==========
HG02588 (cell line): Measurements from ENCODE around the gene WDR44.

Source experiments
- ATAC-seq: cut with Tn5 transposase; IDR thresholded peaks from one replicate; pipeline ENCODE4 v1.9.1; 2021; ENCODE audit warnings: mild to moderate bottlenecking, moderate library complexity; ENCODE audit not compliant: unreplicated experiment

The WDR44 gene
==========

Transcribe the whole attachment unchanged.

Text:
HG02588 (cell line): Measurements from ENCODE around the gene WDR44.

Source experiments
- ATAC-seq: cut with Tn5 transposase; IDR thresholded peaks from one replicate; pipeline ENCODE4 v1.9.1; 2021; ENCODE audit warnings: mild to moderate bottlenecking, moderate library complexity; ENCODE audit not compliant: unreplicated experiment

The WDR44 gene